Unfortunately I had to significantly throttle down creating this blog recently – this is partially due to stacking up of ‘usual’ responsibilities, but also partially due to the fact that I’m involved in organization of law / IT conference – Net Attacks 2014 which happens at Nicolaus Copernicus University in Torun. It might be the only event in Poland that enables discussion between lawyers, netsec professionals and government agencies – be sure to check it out at http://www.atakisieciowe.umk.pl/. Beside taking part in organizing I’m also preparing lecture on law enforcement’s struggle with anonymity provide by Tor. Here I’d like to present sneak peak of my research combined with some thoughts that probably won’t make it to the final cut of the lecture / article.
It’s indisputable that Tor bundle changed fundamentally access to Internet anonymity. Ease of use and almost foolproof mechanism were the elements which guaranteed massive popularity, as well as made it perfect platform for some forms of criminal activity. Drug dealing and child pornography exchange are primary examples of such use. Level of protection delivered by Tor is more than enough to evade law enforcement and with minimal additional knowledge and care render conventional investigation techniques completely useless. In this circumstances LEA are basically left with three options: leveraging very design of Tor, utilize 0-day exploits on software of Tor bundle and basically hack the machines of criminals or use social engineering combined with leveraging carelessness of users to gain data sufficient to capture criminals. However, it is important to remember that law enforcement is bind by law which in many cases is far behind bleeding edge of technology. This situation is especially apparent in civil law countries where often every action taken by LEA have to be strictly detailed in law acts with very little room to adjust to changing situation. Of course it is equally important to keep in mind civil liberties and human rights aspect. Such detailed instruction makes all the operations very transparent and keep agents from abusing their power. On the other hand perhaps more relaxed in terms of legislation, but based on court warrants system allows better adaptation to specific cases.
Two greatest ‘weakness by design’ aspects of Tor are vulnerability to global passive adversary and lack of encryption of data leaving exit nodes. First still seems to remain in the realm of theory and it’s not likely it will become significant option for law enforcement. Even though experiments prove their effectiveness, resources required to pull such operation off and need for basically blanket approval to sniff on extremely large chunks of network make it impossible to use in any country with even elemental privacy safeguards. Second option (exit node eavesdropping) is definitely more interesting both in technical and legal terms. First of all it does work great! Experiment presented by Swedish researcher Dan Egerstad proved that setting up even small exit nodes in various locations can yield amazing results with captured emails from various embassies and government agencies. Furthermore Egerstad claimed that both some of these accounts were already compromised be people using similar technique and that some large exit nodes are just to conveniently placed in places like Washington D.C. and have to large bandwidth not to be set up by the government. And while up to this point everything sounds great it is still probably poor method for crime fighting. First of all blatant capture and analysis of all data that leaves certain node in on par with massive blanket surveillance that we are aware of now, after Snowden’s revelation. As such it should be discouraged, and if used will face the same problems with using it as evidence as NSA programs are facing now. Also let’s not omit the fact than exit node sniffing does not reveal IP addresses, only messages sent.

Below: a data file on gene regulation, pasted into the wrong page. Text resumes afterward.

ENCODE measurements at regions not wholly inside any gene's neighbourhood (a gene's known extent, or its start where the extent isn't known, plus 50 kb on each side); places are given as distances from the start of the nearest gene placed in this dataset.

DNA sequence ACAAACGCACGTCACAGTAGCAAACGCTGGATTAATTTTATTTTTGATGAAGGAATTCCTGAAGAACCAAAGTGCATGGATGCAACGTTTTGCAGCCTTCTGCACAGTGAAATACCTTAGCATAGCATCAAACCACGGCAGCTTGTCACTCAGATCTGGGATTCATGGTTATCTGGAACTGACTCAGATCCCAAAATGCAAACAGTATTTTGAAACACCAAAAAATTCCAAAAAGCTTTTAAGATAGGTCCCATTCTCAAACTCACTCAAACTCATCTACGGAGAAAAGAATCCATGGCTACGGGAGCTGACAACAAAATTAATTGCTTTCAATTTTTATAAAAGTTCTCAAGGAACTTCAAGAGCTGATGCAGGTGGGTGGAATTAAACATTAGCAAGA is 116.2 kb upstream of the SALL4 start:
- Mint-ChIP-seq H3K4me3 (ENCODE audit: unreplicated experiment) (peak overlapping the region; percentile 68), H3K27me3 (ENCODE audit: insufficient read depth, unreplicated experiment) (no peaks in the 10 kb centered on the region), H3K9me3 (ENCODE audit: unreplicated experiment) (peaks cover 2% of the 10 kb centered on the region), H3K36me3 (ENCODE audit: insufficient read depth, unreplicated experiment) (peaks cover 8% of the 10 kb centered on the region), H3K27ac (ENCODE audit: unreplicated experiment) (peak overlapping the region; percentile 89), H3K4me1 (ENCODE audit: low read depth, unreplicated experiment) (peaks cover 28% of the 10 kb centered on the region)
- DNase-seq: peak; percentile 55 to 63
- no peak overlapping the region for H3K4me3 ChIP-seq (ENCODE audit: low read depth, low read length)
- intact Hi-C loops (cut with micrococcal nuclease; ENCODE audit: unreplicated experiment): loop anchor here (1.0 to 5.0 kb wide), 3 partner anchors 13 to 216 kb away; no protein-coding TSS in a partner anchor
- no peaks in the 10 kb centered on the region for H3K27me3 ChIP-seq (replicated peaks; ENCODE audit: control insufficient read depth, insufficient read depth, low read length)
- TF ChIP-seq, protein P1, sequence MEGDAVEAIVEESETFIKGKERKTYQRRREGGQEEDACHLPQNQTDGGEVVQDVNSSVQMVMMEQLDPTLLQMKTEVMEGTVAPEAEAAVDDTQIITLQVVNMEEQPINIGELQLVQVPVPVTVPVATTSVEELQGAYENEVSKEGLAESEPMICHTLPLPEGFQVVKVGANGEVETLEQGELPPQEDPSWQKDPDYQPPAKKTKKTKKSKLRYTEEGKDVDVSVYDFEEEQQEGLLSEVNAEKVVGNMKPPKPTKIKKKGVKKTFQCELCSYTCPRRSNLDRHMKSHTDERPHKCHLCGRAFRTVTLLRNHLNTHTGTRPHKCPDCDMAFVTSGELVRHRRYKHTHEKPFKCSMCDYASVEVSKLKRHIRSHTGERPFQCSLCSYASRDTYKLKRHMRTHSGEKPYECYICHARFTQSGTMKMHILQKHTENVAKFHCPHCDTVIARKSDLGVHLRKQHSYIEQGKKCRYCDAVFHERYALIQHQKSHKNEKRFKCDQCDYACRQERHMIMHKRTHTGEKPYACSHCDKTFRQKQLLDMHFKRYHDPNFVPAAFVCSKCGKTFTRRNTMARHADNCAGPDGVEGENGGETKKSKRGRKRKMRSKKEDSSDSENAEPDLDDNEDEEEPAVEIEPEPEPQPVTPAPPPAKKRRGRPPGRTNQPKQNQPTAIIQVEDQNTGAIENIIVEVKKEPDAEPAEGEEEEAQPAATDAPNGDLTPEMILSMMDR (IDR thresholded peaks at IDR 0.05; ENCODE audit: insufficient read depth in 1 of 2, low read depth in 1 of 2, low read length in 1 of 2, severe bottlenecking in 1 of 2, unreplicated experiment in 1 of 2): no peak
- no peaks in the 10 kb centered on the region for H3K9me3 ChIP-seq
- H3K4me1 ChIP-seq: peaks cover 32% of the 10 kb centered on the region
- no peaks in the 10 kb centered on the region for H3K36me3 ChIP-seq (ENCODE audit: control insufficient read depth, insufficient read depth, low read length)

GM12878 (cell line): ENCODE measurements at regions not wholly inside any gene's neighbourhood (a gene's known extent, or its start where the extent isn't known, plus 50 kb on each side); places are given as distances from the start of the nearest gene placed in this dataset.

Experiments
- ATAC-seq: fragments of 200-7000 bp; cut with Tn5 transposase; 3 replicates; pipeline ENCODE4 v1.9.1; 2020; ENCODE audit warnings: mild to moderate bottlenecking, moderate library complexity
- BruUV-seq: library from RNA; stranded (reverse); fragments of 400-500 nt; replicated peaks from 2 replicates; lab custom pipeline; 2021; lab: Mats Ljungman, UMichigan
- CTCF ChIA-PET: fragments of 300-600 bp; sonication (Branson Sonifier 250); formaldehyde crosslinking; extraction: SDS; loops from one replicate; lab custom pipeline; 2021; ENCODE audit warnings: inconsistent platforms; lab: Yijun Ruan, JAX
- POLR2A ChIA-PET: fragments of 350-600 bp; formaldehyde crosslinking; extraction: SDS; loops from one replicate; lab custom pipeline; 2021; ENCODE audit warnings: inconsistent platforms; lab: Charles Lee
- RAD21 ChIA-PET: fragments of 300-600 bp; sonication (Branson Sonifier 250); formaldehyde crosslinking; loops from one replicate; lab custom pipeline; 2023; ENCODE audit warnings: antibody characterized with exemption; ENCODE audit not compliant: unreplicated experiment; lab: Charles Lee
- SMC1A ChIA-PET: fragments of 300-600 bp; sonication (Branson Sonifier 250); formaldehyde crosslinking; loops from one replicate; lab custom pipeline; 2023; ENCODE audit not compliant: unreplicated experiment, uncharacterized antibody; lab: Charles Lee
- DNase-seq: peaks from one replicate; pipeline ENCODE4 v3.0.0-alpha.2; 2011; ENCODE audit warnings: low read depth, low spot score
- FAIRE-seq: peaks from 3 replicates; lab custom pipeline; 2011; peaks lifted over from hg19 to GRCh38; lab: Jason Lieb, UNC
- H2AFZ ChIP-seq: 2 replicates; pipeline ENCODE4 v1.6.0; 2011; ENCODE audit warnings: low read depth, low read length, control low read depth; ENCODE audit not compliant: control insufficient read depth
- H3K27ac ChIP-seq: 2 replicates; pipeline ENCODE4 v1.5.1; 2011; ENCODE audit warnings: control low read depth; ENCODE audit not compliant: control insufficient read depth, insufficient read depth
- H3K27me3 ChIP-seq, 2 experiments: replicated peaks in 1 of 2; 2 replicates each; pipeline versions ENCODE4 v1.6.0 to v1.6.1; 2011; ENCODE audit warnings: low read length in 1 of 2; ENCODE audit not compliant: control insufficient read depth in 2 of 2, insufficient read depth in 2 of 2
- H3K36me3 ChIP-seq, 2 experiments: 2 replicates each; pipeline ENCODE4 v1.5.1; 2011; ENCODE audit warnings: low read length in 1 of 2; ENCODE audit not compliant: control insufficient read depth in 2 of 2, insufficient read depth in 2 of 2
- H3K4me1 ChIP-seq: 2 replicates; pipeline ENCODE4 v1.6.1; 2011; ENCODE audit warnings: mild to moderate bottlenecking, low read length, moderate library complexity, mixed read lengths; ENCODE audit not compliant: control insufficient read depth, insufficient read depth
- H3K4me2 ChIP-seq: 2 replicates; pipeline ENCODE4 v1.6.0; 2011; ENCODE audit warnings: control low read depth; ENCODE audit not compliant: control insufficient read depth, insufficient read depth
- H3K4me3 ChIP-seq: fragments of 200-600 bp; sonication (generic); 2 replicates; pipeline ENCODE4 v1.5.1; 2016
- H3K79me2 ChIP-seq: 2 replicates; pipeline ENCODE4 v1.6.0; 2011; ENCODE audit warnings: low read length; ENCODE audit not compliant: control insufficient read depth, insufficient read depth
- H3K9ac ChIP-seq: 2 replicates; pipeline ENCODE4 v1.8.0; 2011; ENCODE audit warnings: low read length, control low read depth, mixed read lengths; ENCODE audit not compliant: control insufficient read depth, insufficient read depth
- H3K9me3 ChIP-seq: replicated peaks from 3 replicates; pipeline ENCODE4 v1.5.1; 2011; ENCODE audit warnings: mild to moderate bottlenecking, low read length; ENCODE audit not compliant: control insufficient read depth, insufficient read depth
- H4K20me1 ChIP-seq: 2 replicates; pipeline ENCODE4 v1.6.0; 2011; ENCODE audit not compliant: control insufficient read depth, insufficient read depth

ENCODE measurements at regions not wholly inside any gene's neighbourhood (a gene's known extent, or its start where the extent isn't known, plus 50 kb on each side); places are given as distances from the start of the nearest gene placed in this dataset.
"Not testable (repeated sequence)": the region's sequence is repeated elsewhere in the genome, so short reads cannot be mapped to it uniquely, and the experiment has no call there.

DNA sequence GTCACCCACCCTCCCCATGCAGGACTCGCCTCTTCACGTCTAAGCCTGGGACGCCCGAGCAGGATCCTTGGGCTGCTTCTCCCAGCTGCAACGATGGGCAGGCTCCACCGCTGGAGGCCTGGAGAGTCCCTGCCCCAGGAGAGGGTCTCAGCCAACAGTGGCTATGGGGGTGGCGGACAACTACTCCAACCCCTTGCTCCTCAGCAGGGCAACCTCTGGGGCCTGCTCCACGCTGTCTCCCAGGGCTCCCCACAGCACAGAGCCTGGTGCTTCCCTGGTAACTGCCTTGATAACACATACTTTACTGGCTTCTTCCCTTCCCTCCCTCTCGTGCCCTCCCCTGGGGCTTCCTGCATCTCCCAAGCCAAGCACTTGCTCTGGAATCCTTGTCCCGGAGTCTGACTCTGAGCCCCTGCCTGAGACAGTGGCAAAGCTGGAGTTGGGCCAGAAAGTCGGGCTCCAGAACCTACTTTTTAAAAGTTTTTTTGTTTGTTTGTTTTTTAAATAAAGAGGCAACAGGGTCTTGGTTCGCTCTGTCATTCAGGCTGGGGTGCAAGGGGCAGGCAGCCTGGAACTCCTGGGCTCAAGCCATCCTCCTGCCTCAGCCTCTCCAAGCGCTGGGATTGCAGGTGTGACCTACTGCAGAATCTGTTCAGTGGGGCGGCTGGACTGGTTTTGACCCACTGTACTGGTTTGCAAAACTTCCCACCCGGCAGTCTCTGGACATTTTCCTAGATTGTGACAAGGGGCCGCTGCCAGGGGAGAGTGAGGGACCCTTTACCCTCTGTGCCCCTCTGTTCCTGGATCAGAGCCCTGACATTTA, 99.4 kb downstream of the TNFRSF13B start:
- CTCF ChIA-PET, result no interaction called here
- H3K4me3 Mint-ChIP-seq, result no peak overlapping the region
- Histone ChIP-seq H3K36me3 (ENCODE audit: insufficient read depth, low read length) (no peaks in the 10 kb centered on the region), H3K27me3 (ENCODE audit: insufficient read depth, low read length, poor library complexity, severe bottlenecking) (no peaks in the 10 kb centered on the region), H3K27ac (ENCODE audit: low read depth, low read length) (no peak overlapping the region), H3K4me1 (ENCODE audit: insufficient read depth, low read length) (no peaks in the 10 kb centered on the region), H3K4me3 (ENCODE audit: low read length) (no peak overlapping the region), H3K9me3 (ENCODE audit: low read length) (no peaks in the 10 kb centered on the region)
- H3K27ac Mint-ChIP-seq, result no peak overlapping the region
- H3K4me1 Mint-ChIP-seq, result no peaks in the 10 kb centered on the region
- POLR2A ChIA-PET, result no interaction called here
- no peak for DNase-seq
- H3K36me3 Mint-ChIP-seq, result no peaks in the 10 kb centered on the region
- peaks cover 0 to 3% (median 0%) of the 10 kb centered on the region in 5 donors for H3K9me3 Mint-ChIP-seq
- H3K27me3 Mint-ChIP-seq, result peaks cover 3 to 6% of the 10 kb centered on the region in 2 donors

However, FBI took entirely different route when trying to break child pornography circles. After capturing creator of Freedom Hosting, and at the same time gaining control of its servers, agents injected malware on services hosted by FH. Malware wasn’t anything spectacular and required carelessness on the side of Tor user, but proved to be good enough for its job. At the same time though, it opens the discussion about limits of tools LEA can use. The exploit used was a 0 day for Firefox, using it meant basically exposing every other browser with the same configuration and same version to be attacked. On the other hand exploit was already outdated when released since latest release of Firefox was already patched against it. Since use of such technologies is relatively new it is not surprising that law is far behind. In Poland doing anything similar would be probably impossible to do, not even due to harsh restrains on LEAs but because there is nothing even remotely similar discussed in Polish legislation.
Finally there is a case of Dread Pirate Robers and whole series of events that lead to his identification. However if you would like to hear about that please join me at Net Attacks 2014 🙂